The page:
It's not well-marked, until you get up a bit further and reach a juncture of the North and South motorways.

I went north.

There weren't many wildflowers left, and most of the lush green of the rainy spring has begun to turn its annual summery brown.

Hiking up the wide, dirt fire road, I realized that this six mile hike would not be easy, as one might expect in the suburbs. I was not in the San Gabriel Mountains. I was practically in Burbank. How hard could it be?

But the climb was unrelenting, and although the North motorway provided much more shade than the South motorway (which I took on my way down the loop), and although the breeze was cool when I turned around to face the landscape below, chest heaving, head aching, eyes burning, I almost didn't make it.

I missed the turn to the South motorway, and took myself about a mile out of my way. At nearly six miles, this hike did not need an extra mile tacked onto it.

But I finally made it to the summit, a locked, gated, fenced in area of radio control towers, despite being chased for miles by a bumble bee, and dodging the buzzings of various dragonflies and hummingbirds above.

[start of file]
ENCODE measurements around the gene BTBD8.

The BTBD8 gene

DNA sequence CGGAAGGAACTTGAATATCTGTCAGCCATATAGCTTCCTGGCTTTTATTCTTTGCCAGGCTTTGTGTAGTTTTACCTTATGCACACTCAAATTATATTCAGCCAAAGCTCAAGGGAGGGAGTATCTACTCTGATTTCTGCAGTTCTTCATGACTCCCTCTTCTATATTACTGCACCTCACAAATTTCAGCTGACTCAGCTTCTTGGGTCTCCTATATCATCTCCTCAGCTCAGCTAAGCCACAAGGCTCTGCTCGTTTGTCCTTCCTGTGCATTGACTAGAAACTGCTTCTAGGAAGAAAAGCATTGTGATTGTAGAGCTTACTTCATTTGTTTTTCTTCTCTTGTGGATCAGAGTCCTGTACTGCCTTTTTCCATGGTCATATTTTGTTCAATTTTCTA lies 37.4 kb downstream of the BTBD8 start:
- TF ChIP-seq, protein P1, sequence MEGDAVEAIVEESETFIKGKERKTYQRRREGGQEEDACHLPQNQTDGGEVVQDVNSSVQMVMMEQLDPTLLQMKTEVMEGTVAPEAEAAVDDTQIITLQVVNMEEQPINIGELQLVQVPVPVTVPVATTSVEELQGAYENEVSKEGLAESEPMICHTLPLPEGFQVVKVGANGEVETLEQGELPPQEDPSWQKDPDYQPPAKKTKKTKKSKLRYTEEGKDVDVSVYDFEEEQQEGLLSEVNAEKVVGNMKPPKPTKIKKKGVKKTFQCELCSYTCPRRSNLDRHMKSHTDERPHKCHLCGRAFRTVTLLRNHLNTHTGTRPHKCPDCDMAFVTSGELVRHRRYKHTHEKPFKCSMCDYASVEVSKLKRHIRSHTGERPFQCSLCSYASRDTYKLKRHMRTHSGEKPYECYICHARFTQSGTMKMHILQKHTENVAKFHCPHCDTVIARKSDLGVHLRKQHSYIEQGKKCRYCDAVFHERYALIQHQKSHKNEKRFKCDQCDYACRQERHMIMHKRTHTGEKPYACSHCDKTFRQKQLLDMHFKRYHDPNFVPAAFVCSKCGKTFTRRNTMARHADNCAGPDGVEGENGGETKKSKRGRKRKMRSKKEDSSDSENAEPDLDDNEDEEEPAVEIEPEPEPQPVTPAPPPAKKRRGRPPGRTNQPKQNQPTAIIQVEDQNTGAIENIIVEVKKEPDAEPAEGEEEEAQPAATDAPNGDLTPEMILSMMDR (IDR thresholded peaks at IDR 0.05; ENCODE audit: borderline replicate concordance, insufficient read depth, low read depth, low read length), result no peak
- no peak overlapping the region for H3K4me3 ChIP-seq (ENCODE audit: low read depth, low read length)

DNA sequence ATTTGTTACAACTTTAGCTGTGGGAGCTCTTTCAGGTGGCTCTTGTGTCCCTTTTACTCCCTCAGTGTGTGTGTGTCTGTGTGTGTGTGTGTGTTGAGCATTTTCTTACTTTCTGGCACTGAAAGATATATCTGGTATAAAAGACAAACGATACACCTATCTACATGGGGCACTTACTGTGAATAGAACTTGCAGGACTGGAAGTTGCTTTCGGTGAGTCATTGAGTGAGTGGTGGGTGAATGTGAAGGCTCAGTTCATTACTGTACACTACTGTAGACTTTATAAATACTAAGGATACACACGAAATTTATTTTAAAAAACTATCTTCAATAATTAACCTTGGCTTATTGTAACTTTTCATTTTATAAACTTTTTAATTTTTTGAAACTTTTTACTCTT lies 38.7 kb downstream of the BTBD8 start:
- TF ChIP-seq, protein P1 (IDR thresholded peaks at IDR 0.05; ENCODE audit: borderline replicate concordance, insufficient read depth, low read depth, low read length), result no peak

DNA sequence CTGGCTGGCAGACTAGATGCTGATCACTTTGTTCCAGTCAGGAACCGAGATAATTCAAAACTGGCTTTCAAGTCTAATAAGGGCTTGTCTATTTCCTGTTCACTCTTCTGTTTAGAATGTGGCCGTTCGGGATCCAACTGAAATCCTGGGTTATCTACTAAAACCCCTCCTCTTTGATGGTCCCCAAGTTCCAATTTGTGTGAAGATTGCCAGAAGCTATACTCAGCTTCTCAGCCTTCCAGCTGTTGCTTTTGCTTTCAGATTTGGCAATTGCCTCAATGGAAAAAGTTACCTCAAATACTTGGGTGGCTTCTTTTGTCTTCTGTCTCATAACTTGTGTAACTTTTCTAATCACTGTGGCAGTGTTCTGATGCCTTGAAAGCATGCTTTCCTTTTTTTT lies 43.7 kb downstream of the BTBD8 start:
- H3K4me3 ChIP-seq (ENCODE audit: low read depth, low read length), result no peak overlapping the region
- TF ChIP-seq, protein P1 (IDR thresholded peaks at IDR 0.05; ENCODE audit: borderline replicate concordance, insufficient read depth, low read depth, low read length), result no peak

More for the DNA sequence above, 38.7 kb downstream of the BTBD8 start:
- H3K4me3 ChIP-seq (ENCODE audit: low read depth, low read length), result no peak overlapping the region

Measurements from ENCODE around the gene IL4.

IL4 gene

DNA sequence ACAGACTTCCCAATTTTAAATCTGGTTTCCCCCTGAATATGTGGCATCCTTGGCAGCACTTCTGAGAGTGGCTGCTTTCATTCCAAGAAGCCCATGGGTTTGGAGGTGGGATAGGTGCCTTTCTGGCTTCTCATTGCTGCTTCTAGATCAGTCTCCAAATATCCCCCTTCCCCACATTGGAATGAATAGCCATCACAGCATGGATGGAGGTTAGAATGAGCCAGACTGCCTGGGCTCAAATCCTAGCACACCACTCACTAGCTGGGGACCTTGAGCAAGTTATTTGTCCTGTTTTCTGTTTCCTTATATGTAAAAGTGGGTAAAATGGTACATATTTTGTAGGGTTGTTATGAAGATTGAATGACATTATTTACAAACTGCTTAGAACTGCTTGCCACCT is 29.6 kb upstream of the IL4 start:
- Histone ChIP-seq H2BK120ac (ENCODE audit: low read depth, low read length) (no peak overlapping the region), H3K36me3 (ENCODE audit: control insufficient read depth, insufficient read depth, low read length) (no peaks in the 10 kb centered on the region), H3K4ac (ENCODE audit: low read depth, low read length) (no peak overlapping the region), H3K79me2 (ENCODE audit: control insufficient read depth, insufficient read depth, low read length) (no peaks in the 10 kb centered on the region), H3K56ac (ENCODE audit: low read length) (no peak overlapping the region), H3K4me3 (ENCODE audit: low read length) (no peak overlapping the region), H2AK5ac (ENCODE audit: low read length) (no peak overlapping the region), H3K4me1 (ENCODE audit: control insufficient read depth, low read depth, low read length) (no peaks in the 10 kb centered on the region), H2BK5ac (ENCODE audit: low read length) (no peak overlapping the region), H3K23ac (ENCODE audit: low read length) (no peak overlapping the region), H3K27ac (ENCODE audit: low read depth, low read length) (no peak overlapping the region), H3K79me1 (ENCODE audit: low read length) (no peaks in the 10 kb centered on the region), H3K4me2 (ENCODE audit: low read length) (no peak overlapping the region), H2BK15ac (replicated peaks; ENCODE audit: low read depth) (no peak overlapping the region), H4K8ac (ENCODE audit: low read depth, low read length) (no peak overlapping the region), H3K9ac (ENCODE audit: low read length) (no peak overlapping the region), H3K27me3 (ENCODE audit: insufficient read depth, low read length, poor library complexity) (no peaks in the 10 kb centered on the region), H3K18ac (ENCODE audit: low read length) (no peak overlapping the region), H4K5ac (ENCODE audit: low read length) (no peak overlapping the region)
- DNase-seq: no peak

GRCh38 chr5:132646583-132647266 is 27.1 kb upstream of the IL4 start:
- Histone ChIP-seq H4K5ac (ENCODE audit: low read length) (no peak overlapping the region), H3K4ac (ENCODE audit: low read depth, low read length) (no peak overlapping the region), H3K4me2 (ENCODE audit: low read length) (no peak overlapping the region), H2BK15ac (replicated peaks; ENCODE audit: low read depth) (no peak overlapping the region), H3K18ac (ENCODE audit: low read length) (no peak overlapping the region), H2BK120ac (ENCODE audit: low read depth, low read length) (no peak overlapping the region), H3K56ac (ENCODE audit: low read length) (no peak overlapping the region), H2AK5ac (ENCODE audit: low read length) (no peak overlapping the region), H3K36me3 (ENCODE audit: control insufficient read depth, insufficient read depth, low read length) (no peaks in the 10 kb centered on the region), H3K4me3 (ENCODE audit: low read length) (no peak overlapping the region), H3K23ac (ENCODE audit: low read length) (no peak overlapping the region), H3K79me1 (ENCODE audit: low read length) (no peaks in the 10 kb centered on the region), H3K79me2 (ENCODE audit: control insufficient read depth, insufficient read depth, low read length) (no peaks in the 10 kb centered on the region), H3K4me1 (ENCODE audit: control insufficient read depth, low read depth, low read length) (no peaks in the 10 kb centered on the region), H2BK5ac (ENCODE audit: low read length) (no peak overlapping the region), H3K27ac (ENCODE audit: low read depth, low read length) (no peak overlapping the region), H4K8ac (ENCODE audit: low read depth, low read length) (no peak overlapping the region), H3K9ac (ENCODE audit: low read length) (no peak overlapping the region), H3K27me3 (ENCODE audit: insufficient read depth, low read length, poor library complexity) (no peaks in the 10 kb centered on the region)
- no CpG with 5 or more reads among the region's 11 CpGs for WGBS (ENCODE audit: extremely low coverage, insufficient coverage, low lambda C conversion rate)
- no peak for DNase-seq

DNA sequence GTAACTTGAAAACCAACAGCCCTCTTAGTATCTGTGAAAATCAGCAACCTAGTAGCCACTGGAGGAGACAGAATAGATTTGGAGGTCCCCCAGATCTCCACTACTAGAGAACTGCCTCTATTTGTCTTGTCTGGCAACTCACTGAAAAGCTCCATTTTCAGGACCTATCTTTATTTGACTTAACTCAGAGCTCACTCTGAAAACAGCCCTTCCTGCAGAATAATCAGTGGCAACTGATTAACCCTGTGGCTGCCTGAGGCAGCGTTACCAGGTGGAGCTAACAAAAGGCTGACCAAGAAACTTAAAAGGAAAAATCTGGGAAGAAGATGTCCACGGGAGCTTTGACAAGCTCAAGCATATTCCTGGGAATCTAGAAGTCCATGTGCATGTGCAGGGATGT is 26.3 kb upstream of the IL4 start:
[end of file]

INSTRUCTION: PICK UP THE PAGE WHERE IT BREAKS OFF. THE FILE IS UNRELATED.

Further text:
And gazing on the city below - the much smaller city adjacent to the behemoth city of Los Angeles - I didn't consider the boundaries of where I live and where I do not live, what this place is versus that place. My life is not just about Beverly Hills, West Hollywood, LA, its suburbs... This city girl takes in the suburbs, dwells in the desert, climbs mountains and sinks into valleys. Is LA any more home to me than Joshua Tree? Palm Springs? Warner Springs? Temecula? Julian? Anza-Borrego? San Diego? As much as I am not a New Yorker, nor am I an Angeleno.

Am I not a citizen of Southern California?

Am I not, now, Californian?

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July 19, 2011

Photo Essay: Happy Hour Hiking: Runyon Canyon

I roll my eyes every time someone in LA hears that I'm a hiker and responds with, "Oh, so you do the Runyon thing?"

It's such a common question that I've pored over my map of LA to find hikes that aren't in Runyon Canyon. Just to be contrary. I guess.

I did hike the less popular upper portion of Runyon once, and was appalled at how crowded and eroded it was. I didn't have much reason to go back. Except the fact that its lower portion remained unhiked kept nagging at me.